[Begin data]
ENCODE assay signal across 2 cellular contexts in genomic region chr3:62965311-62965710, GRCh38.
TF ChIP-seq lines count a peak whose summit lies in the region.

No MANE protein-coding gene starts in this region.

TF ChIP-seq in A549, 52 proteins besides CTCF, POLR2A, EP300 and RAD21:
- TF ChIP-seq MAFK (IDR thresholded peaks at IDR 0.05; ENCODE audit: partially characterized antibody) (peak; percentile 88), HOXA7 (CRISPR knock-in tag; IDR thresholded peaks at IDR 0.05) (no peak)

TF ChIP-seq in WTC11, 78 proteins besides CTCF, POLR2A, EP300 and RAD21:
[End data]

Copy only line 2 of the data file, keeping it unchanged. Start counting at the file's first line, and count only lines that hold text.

TF ChIP-seq lines count a peak whose summit lies in the region.